The graduate job search process - A lesson in persistence rather than good career management?

Joanne McKeown, Margaret Lindorff

Research output: Contribution to journalArticleResearchpeer-review

Abstract

Purpose - The paper seeks to provide perspectives on the job search expectations and job seeking strategies of Australian graduates, including their perceptions of University Careers Centres (UCCs). Design/methodology/approach - A total of 45 new graduates and representatives of five UCCs were interviewed. Findings - Both Australian graduates and UCCs are aware of the misalignment between graduates high expectations and job search realities, but currently do little to proactively redress it. The study also found major inconsistencies between the viewpoints of graduates and UCCs regarding the usefulness of UCCs, as not only did most graduates not use these services, they were often completely unaware of them. This suggests that many graduates find employment based on learning through adversity and persistence rather than good career management. Research limitations/implications - The research interviewed a small number of new graduates across many disciplines. Focussed interviews from more students in specific discipline areas would be useful. Practical implications - UCCs should develop strategies for engaging students in the career seeking process early in their studies, and promote the availability and utility of their services. In addition, strategies should be developed to increase students awareness of the realities of job and career seeking, and to develop their resilience in this area. Originality/value - The paper increases understanding of student experiences when job seeking, which can be used by universities and UCCs to better prepare students for, and support students during, this process.
Original languageEnglish
Pages (from-to)310 - 320
Number of pages11
JournalEducation and Training
Volume53
Issue number4
DOIs
Publication statusPublished - 2011

Cite this

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title = "The graduate job search process - A lesson in persistence rather than good career management?",
abstract = "Purpose - The paper seeks to provide perspectives on the job search expectations and job seeking strategies of Australian graduates, including their perceptions of University Careers Centres (UCCs). Design/methodology/approach - A total of 45 new graduates and representatives of five UCCs were interviewed. Findings - Both Australian graduates and UCCs are aware of the misalignment between graduates high expectations and job search realities, but currently do little to proactively redress it. The study also found major inconsistencies between the viewpoints of graduates and UCCs regarding the usefulness of UCCs, as not only did most graduates not use these services, they were often completely unaware of them. This suggests that many graduates find employment based on learning through adversity and persistence rather than good career management. Research limitations/implications - The research interviewed a small number of new graduates across many disciplines. Focussed interviews from more students in specific discipline areas would be useful. Practical implications - UCCs should develop strategies for engaging students in the career seeking process early in their studies, and promote the availability and utility of their services. In addition, strategies should be developed to increase students awareness of the realities of job and career seeking, and to develop their resilience in this area. Originality/value - The paper increases understanding of student experiences when job seeking, which can be used by universities and UCCs to better prepare students for, and support students during, this process.",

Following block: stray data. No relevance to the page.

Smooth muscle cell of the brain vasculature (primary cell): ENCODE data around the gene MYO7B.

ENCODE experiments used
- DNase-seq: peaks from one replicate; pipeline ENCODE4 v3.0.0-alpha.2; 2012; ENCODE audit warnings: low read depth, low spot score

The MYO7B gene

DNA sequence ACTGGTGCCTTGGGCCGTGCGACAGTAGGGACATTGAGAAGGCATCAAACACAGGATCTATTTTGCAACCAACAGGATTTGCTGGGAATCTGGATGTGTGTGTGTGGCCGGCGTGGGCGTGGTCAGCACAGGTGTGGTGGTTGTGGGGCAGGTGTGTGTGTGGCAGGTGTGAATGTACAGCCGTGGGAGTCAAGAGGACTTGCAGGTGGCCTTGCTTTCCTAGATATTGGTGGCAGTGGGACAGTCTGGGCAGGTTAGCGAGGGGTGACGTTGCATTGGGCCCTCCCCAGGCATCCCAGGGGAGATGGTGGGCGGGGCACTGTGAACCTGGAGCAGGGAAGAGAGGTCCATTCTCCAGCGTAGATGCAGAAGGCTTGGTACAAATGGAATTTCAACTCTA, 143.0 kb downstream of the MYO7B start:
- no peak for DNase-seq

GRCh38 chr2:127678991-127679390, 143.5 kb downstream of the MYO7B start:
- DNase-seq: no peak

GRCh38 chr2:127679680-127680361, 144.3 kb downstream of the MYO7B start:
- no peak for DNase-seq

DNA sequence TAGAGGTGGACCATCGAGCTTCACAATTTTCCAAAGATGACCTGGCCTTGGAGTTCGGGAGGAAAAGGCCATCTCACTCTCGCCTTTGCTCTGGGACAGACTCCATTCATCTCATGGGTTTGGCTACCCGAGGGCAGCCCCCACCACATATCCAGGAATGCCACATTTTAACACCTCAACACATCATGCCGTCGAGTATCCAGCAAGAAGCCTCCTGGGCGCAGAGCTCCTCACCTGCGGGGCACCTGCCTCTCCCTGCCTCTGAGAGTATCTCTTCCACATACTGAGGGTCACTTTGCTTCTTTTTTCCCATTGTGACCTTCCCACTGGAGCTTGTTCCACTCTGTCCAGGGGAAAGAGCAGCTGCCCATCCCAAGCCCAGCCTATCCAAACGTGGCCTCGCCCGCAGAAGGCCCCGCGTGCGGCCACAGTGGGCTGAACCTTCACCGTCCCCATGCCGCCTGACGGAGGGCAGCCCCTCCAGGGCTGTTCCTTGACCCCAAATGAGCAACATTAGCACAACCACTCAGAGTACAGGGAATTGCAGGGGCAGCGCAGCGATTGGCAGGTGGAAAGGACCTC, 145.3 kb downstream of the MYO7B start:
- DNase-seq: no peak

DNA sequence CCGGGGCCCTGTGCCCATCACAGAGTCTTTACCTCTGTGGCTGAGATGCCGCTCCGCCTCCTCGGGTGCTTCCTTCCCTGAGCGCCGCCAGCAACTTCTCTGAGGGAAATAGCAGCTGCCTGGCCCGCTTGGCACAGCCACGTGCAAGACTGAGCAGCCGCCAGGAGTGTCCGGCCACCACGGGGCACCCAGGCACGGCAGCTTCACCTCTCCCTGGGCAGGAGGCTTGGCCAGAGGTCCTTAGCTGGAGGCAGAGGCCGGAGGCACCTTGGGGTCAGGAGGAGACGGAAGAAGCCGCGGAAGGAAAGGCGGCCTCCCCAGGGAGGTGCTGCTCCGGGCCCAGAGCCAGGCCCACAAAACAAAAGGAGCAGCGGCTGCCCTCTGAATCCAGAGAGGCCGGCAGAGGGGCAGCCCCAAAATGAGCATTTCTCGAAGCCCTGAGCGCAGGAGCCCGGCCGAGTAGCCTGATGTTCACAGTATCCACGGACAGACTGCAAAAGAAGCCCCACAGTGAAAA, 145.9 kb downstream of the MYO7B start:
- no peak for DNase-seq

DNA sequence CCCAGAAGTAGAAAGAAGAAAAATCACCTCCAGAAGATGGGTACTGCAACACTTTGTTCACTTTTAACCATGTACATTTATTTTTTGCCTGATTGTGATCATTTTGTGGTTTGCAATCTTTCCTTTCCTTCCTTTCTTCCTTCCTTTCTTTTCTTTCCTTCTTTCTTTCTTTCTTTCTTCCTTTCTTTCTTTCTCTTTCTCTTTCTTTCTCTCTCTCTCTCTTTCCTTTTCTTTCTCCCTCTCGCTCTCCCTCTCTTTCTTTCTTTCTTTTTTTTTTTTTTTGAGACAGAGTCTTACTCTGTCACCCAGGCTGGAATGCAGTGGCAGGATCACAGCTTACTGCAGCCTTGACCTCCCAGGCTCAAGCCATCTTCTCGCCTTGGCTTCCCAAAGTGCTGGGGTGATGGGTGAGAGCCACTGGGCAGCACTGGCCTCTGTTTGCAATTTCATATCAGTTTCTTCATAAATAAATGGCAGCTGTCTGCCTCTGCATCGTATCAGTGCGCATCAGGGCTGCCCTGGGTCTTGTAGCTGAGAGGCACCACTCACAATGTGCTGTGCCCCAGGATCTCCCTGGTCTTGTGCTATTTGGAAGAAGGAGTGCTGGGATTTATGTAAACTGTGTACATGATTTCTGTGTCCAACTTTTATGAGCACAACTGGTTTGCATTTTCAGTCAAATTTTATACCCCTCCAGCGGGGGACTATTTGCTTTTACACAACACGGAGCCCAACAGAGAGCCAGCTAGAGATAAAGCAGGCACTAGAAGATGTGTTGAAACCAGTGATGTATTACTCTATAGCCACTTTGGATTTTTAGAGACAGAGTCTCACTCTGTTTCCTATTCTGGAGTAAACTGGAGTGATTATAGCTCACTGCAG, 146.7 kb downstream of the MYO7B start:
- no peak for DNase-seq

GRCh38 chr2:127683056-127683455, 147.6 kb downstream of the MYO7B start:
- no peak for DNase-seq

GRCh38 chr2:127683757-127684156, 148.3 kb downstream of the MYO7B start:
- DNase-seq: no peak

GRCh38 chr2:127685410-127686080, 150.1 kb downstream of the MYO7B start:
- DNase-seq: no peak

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The graduate job search process - A lesson in persistence rather than good career management? / McKeown, Joanne; Lindorff, Margaret.

In: Education and Training, Vol. 53, No. 4, 2011, p. 310 - 320.

Research output: Contribution to journalArticleResearchpeer-review

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AU - Lindorff, Margaret

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AB - Purpose - The paper seeks to provide perspectives on the job search expectations and job seeking strategies of Australian graduates, including their perceptions of University Careers Centres (UCCs). Design/methodology/approach - A total of 45 new graduates and representatives of five UCCs were interviewed. Findings - Both Australian graduates and UCCs are aware of the misalignment between graduates high expectations and job search realities, but currently do little to proactively redress it. The study also found major inconsistencies between the viewpoints of graduates and UCCs regarding the usefulness of UCCs, as not only did most graduates not use these services, they were often completely unaware of them. This suggests that many graduates find employment based on learning through adversity and persistence rather than good career management. Research limitations/implications - The research interviewed a small number of new graduates across many disciplines. Focussed interviews from more students in specific discipline areas would be useful. Practical implications - UCCs should develop strategies for engaging students in the career seeking process early in their studies, and promote the availability and utility of their services. In addition, strategies should be developed to increase students awareness of the realities of job and career seeking, and to develop their resilience in this area. Originality/value - The paper increases understanding of student experiences when job seeking, which can be used by universities and UCCs to better prepare students for, and support students during, this process.

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